There is no doubt that under the Guido ruling, this condemnation proceeding was properly quashed.

Yet it is urged that the doctrine announced therein be reconsidered, bearing in mind the twentieth-century movements all over the world to improve the lot of the common people, and the enlightened trends of governmental policy of most civilized nations "redistributing the wealth of the nation to the unfortunate common people classically known as the have-nots."

The Guido ruling has been re-affirmed in two subsequent expropriation proceedings.[1] No need to go over it again.

Enough to repeat that the Constitution did not intend to destroy private ownership, not redistribute the nation's wealth to the have-nots. On the contrary it recognizes and protects private ownership. Nevertheless, recognizing the evils of vast landholdings and concentration of wealth it adopted certain remedial measures, some of which are:

(1) limitations upon the acquisition of public land;[a]

(2) authority of Congress to determine the size of private agricultural land which individuals may acquire;[b]

(3) Congressional power to authorize expropriation of landed estates to be subdivided and sold to individuals;[c]

(4) authority of the Government to acquire "utilities and other private enterprises to be operated by it.[d]

Except in the specific instances enumerated by the Constitution, no private individual may be deprived of his property, even by the Government; because fortunately we have not reached that stage where the individual "is made for the State."

Such is our understanding of the Constitution. Such is the Constitution.

It is argued that Commonwealth Act No. 539 "is for its object and purpose, a political question of the Government, the necessity and expediency of which can not be the subject of a judicial inquiry." The courts do not question the necessity or expediency of that piece of legislation; they merely hold that it applies only to lands which under the Constitution the Congress could expropriate for re-sale to individuals. Furthermore, a law that attempts to deprive a landowner of his private property without his consent does not merely raise a political question beyond the jurisdiction of the courts. The individual has a right to seek the protection of the judiciary whenever his rights of ownership are invaded without constitutional authority, even when such invasion is committed by agents of the Government.

This right of property we said in the Guido case "is the bulwark of democracy and the backbone of every progressive and happy country." Disagreeing with this view, appellants express their conviction "that the contentment of the small Filipino family home is the greatest bulwark of democracy; that property rights serve as the immediate cause of destruction of the Filipino family home, the best proofs of such destruction being the vast landed estates in our country." (p. 50 Brief of third-party defendants) Exactly what we explained in the Guido ruling: vast Icmded estates were deemed to be inimical to the welfare of the nation, whereof the Constitutional Convention provided for their expropriation.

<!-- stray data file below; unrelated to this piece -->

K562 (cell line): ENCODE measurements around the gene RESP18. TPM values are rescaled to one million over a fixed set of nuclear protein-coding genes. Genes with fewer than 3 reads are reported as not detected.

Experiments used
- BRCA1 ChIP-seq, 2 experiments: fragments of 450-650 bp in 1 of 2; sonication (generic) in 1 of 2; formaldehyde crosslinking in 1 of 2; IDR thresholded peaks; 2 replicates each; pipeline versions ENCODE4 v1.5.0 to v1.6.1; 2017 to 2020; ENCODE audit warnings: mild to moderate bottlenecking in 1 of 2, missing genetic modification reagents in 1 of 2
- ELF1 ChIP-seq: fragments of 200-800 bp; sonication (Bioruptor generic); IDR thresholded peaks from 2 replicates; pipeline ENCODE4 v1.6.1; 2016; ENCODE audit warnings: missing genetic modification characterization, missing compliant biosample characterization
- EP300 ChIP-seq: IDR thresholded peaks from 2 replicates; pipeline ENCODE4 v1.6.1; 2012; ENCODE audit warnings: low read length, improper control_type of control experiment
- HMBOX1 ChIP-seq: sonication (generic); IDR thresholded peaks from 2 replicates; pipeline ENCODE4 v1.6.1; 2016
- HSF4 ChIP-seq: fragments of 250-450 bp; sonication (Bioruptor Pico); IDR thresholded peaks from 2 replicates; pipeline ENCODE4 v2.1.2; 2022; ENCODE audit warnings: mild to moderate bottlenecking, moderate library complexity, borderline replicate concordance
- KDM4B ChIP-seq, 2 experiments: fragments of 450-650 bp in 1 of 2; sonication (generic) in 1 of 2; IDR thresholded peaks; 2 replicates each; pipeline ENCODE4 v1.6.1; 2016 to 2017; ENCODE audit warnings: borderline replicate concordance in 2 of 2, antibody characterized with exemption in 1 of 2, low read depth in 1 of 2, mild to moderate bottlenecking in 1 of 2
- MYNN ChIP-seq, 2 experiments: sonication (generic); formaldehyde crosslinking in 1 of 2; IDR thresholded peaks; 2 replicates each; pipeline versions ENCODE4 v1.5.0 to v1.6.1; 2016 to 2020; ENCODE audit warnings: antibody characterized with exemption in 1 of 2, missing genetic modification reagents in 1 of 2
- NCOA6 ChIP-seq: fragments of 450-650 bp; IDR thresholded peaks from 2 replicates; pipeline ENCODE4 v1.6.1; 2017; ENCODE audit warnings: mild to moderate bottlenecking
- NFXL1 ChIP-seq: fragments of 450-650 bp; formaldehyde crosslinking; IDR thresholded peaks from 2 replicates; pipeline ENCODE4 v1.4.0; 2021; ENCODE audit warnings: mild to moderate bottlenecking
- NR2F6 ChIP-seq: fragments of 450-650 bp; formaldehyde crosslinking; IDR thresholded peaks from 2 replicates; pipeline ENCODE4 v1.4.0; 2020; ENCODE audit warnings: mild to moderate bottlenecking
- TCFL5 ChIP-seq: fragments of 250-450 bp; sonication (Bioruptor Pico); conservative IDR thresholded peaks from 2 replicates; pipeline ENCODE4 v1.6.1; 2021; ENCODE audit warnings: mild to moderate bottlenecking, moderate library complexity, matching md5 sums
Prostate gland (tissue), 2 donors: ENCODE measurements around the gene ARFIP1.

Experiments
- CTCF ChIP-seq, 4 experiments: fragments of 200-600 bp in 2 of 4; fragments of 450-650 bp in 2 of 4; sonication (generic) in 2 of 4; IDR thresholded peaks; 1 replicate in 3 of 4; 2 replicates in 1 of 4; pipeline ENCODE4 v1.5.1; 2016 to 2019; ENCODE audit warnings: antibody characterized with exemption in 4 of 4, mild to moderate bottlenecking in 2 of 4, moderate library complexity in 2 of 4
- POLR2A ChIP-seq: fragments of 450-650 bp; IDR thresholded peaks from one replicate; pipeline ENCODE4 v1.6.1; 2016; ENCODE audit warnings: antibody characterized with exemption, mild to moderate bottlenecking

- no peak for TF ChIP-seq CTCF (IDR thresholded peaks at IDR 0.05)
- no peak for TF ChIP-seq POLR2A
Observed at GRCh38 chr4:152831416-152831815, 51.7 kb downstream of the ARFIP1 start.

The plaintiff insists that the order permitting defendants-appellees to withdraw the sum of P3,000 out of its deposits with the Insular Treasurer was erroneous. It will be recalled that the amount was withdrawn "as rentals due and payable since the plaintiff took possession of the land up to the present time." It appears that plaintiff answering the motion of defendants asking for permission to withdraw, said "it will interpose no objection" provided the third-party defendants are required to deposit an equivalent amount. And the court, granting the motion, ordered the third-party defendants to deposit P3,000 within 30 days. It is presumed that this replenishment was made. Wherefore plaintiff has no reason to complain about that withdrawal.

Neither may third-party defendants discuss that order permitting the withdrawal because they have opposed neither the petition nor the court's order requiring them to deposit P3,000.

The foregoing statement sufficiently answers the contention that inasmuch as defendants had withdrawn the amount of P3,000 as partial payment of the land, they are estopped to question the plaintiff's right to expropriate. The money was withdrawn as rental payment not as partial payment. Hence there is no estoppel. True, the order provided that "the amount is subject to adjustment as to what would be finally determined by the Court as just compensation of the land." But this merely indicated, that should the land be finally expropriated, the money might be considered as part of the price and damages. It did not stipulate that it was to be advanced as part of the price. On the contrary the first portion of the order contemplated its withdrawal as for rentals.

In other words, the court's position was obviously this: Inasmuch as the owners had been deprived of possession, they should or could be paid rentals. However, when the expropriation is finally approved, the transfer of ownership to the plaintiff retroacts to the commencement of the proceedings, and the right to rentals would find no legal basis. Consequently the money advanced for rentals may be applied to the compensation which the owners should be awarded for the condemned real estate.

III. In view of the foregoing, and finding no prejudicial error in the appealed order, we hereby affirm it with costs against the third party defendants.

Paras, C, J., Feria, Pablo, Padilla, Tuason, Montemayor, Reyes, Jugo and Bautista Angelo, JJ. concur.

[1] Commonwealth vs. De Borja, 85 Phil., 51; Rural Progress vs. Guzman, 87 Phil., 176. See also Pangilinan vs. Pena, supra, p. 122.

[a] Art. XIII sees. 1 and 2.

[b] Art. XIII, sec. 3.

[c] Art. XIII, sec. 4.

[d] Art. XIII, sec. 6.